Relapse: My life seems to repeat itself at times (unfortunately)

Submitted by Brenmal on
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I haven't been on this site much and I haven't blogged at all for a couple of years now. Marnia's book was one of the first things that opened my mind to the way that my brain works.

On the one hand, reading a book like Marnia's helped me to understand myself better, but it also stimulated my interest so much that I became addicted to buying books on other esoteric and psychological topics that were kind of related to this. The result was that I soon became engulfed with information, obsessively and compulsively reading and all of this overloaded my brain to a point where I confused myself and got lost again. I wish I had been unable to just keep things simple. I suppose this will now become my goal. Reading about a topic is not the same as practising. I really need some assistance in practising karezza, being mindful and calming down.

I'm glad that back then I chose to blog my experiences on here, because I didn't keep a journal and coming back to reread some of my comments has reminded me of just how powerful Marnia's original book was and reminded me of a way out of the pitiful state that I've returned to in recent months. Quite simply, I have relapsed having had a period of about 18 months of regression and become again the person I was back in 2010 and before.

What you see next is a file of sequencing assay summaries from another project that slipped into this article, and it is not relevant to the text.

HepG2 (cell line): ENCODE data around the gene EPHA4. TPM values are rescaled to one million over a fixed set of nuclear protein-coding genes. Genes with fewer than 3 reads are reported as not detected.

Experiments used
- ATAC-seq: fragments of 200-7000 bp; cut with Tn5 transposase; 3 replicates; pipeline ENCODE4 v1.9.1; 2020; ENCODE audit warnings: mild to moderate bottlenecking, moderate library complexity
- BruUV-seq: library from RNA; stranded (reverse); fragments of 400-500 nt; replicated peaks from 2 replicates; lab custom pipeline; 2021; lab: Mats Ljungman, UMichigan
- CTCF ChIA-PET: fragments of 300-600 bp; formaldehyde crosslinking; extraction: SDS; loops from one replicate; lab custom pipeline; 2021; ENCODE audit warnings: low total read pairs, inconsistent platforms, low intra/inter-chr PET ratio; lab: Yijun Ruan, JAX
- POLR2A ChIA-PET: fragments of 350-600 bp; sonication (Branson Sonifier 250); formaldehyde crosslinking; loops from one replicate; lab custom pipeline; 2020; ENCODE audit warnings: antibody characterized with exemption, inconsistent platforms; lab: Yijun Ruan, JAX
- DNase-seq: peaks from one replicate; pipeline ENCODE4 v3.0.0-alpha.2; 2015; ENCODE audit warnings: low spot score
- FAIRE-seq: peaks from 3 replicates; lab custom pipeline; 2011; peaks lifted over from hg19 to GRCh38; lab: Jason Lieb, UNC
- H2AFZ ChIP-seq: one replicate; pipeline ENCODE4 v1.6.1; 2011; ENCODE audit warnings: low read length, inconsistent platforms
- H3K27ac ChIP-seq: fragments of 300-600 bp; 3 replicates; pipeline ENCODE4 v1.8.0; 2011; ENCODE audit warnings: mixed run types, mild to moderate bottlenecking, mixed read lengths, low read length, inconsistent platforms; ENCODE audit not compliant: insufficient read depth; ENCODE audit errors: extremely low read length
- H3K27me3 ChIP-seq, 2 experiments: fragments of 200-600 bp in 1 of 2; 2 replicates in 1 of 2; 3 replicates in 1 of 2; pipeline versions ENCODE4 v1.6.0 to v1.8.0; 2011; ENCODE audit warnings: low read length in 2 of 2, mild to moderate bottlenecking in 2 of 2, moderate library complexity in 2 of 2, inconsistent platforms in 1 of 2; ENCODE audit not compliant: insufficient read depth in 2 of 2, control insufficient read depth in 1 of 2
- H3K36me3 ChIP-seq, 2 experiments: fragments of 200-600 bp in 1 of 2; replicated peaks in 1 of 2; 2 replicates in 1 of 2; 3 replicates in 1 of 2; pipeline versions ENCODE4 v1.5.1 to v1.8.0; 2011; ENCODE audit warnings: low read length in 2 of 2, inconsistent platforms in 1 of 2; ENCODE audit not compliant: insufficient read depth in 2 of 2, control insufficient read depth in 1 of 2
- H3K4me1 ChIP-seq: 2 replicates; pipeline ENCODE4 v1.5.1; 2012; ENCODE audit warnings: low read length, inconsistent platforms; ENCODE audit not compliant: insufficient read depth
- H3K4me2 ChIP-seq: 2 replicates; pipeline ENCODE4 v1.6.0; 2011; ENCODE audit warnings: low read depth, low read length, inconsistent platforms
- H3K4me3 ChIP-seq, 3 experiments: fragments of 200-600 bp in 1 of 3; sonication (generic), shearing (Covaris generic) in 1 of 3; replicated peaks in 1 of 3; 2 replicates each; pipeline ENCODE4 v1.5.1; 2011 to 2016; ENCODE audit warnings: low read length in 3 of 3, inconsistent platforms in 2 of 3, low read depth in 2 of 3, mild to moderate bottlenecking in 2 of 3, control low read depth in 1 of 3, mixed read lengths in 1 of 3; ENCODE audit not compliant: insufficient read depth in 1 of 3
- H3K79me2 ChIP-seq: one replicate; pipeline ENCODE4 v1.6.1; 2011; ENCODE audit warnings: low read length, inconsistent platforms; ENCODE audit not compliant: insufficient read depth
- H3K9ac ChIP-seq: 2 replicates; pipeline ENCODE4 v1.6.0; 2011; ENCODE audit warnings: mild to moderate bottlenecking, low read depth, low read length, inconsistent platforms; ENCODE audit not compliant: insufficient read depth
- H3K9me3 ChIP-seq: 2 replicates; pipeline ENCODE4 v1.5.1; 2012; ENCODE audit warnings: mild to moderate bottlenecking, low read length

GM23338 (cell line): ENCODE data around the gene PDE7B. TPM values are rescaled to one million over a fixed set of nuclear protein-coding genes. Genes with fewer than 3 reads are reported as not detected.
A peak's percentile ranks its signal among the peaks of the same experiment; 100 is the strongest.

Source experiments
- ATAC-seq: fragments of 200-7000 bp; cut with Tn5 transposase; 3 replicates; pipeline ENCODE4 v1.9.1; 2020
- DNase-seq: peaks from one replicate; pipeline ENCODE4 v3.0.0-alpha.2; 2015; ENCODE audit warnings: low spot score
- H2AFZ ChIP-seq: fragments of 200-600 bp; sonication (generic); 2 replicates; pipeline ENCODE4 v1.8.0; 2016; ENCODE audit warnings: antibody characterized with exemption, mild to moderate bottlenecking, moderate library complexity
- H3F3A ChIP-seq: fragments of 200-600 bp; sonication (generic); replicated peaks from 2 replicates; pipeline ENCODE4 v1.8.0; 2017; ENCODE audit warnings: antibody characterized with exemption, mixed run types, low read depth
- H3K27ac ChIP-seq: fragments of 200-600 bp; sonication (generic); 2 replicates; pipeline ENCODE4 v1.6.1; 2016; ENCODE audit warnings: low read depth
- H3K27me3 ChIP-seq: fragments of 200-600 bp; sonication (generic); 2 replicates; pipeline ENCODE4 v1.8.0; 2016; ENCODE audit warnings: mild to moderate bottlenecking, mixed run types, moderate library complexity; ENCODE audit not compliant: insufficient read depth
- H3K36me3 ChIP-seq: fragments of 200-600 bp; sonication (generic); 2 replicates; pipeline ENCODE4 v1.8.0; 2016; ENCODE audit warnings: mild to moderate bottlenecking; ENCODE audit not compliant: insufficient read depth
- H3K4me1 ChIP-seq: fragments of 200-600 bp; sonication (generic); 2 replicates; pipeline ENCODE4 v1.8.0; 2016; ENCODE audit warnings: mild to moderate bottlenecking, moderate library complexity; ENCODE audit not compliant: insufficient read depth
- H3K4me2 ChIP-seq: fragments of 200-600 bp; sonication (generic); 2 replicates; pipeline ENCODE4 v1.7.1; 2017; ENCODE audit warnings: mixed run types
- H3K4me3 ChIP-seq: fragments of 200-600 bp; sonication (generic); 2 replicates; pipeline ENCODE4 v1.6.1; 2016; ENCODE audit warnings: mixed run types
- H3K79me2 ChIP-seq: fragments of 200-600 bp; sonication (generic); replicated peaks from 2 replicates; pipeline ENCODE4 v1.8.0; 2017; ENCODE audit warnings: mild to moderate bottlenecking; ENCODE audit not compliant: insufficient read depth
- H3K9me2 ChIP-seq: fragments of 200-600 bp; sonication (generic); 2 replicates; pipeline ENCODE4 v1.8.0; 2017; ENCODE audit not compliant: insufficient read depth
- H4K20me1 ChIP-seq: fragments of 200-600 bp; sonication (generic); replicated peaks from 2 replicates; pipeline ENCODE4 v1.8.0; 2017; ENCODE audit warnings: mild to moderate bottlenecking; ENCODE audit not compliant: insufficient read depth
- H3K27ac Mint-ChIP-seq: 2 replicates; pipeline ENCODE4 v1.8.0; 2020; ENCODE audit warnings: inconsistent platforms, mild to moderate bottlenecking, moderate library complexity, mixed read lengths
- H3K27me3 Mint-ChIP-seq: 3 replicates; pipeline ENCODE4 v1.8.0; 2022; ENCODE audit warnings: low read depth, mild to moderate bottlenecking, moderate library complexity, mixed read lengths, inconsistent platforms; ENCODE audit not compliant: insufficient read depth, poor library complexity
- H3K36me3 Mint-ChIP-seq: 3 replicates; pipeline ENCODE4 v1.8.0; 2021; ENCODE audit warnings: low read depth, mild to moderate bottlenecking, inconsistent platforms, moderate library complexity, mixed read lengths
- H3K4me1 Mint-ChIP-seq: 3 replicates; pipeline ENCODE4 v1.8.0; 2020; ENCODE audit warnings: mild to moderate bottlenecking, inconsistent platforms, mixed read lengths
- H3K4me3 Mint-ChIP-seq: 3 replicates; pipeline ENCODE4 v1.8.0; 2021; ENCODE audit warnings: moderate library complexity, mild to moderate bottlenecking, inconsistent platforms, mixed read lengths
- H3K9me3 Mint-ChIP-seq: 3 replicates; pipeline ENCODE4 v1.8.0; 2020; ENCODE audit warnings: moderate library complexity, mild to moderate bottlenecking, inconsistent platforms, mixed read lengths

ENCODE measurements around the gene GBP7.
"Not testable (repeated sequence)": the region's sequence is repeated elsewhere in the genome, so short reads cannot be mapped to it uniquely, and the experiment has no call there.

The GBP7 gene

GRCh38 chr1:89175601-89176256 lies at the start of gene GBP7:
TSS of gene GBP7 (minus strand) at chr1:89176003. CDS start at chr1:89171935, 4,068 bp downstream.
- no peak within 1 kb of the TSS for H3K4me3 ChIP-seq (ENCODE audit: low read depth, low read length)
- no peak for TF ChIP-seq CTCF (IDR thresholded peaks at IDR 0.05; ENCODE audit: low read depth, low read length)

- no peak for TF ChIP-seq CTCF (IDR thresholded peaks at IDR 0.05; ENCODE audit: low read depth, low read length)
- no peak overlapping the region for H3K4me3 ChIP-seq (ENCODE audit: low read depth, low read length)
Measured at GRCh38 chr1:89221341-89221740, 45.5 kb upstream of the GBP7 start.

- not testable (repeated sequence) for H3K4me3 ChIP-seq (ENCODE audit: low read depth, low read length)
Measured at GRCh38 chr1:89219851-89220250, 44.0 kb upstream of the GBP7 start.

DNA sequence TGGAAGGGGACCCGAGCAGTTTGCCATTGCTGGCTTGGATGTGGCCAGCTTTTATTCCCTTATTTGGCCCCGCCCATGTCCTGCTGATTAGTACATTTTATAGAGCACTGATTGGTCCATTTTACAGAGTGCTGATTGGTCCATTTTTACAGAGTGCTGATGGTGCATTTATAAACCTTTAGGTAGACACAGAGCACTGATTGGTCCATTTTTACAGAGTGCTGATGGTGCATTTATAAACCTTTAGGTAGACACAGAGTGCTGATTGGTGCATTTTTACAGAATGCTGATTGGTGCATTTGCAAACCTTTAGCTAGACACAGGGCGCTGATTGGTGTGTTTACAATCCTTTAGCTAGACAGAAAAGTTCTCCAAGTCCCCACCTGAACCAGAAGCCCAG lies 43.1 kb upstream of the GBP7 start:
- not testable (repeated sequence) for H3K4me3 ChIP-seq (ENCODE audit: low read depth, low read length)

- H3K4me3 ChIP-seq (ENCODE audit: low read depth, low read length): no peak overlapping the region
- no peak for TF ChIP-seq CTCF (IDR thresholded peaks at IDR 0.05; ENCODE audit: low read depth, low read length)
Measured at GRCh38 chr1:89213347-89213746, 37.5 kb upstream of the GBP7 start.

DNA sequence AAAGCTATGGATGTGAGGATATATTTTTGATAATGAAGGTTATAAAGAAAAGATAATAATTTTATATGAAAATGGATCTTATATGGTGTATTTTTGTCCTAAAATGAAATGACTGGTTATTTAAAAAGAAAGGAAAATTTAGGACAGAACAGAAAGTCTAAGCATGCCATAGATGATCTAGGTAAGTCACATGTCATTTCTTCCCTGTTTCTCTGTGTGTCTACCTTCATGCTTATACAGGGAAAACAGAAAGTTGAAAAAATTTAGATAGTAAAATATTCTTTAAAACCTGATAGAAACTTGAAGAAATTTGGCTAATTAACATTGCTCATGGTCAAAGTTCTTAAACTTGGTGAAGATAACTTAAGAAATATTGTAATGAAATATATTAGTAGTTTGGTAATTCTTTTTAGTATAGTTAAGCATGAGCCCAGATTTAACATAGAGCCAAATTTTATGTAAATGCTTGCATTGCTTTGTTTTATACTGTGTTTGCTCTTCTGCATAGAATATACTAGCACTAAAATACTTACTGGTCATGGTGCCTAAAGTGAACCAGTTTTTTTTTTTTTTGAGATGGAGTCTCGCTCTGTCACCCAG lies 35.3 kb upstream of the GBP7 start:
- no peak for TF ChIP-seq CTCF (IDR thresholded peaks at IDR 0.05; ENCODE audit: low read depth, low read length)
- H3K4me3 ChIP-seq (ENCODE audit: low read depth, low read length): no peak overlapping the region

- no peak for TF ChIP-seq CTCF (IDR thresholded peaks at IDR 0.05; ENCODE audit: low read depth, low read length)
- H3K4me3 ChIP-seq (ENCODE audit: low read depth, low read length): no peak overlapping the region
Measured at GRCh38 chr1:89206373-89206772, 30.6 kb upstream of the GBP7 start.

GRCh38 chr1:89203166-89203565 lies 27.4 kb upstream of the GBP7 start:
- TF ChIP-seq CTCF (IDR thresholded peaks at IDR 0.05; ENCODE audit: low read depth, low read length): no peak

I have been feeling that I am losing my mind, feeling that I might be bipolar or have a borderline personality disorder. I've returned to using the pornography and prostitutes that were the bane of my life back then and karezza once again a real difficulty for me at the moment.

This time I think stress at work triggered the relapse, exacerbated by some differences of opinion over religion and philosophy between myself and my wife (she is a devout Christian whereas I am a former Christian, now an atheist). Anyhow, about the same time that I stopped blogging on here I got a new manager at work, had to stop working part-time and go full-time as a result, but still had to do the things I was doing on the day off in my own time (putting extra pressure on me) and this managers "interest" in me became quite overbearing and stressful which I think triggered my relapse because at the same time my relationship with my wife weakened and the compassion lessened in our relationship.

Anyhow, after a embarrassing interview with my boss where he suggested that I might need occupational therapy I decided that I would go and see my own doctor and try to get some help with this recurrent problem. Getting to see a psychiatrist on the national health is virtually impossible, and in spite of a referral all I've had so far is a brief interview with a psychiatric nurse which means I've been without help for about a month now, signed off work by the doctor but still undiagnosed and untreated. In this state of limbo I have been filling my time by going to the gym, and because the weather has been good, getting out in the fresh air. I've been resisting seeing prostitutes but I found it hard to resist a tendency to hunt for pornography and masturbate, often for several hours during the day. The most I've managed to abstain is four days.